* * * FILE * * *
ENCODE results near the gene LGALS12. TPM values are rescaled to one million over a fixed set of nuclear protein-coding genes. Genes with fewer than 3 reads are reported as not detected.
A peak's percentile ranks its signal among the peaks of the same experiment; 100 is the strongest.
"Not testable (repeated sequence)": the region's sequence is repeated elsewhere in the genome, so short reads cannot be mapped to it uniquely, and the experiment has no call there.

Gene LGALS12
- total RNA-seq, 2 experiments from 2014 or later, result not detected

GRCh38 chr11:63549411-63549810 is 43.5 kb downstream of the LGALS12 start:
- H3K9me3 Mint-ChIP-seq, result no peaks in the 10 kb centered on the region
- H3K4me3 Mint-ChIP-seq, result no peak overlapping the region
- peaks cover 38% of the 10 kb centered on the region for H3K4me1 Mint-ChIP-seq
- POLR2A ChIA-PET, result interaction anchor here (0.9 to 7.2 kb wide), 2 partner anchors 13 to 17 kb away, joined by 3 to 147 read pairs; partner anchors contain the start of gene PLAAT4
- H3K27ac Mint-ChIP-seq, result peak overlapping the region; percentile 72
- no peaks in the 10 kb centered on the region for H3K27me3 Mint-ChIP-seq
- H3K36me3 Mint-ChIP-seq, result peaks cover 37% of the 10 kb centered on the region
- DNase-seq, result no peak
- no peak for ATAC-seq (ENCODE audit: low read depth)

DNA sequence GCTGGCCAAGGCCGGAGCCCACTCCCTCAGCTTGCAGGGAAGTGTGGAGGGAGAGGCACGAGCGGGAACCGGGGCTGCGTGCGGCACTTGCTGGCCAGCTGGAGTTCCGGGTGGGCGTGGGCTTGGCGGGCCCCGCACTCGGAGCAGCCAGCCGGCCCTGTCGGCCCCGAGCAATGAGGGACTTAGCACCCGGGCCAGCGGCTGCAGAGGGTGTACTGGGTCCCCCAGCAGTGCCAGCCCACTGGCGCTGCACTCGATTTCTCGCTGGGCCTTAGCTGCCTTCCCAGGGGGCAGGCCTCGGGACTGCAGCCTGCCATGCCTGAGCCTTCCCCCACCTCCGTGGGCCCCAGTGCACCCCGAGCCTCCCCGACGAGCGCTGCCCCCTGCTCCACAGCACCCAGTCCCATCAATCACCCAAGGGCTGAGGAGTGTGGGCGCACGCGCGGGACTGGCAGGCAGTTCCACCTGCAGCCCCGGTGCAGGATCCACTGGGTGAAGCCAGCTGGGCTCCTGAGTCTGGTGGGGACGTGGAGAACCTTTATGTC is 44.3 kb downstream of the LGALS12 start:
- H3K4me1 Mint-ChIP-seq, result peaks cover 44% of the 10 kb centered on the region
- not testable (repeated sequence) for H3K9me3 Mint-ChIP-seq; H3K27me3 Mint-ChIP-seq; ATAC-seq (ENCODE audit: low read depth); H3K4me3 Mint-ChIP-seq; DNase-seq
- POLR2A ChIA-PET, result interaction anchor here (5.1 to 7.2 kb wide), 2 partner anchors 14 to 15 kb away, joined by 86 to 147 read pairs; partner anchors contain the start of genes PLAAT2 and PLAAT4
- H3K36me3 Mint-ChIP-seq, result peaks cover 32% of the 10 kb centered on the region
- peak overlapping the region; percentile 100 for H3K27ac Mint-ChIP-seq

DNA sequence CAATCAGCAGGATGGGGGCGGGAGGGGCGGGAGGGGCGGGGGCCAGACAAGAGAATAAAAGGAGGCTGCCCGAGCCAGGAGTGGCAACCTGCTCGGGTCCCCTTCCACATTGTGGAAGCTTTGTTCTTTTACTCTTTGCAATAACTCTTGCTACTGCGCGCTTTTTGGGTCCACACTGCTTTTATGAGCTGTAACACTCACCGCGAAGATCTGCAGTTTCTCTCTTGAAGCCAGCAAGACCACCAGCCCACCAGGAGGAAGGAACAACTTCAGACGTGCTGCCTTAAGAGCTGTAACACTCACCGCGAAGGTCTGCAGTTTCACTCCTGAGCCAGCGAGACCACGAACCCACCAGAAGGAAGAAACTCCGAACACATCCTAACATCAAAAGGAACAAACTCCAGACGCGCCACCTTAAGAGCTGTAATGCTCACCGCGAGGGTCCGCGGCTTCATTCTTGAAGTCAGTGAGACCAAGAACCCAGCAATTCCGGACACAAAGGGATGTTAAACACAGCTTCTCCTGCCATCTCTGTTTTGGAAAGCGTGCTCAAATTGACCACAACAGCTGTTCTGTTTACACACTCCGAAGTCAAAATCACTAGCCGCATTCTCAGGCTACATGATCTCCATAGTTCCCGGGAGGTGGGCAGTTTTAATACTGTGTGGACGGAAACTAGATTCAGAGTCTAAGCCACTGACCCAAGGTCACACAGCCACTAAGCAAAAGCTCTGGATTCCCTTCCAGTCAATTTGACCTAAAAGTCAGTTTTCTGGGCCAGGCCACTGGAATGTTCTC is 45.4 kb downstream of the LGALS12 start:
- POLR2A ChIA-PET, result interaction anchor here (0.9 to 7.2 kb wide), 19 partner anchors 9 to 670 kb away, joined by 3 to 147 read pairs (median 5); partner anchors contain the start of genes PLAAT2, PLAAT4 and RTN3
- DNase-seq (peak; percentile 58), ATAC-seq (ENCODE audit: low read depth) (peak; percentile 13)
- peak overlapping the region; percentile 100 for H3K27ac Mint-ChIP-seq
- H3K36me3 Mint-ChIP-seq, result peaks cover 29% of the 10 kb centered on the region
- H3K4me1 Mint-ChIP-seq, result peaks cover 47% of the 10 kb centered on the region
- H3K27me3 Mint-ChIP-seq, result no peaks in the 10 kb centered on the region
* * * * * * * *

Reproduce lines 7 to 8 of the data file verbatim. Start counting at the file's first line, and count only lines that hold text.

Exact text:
- H3K9me3 Mint-ChIP-seq, result no peaks in the 10 kb centered on the region
- H3K4me3 Mint-ChIP-seq, result no peak overlapping the region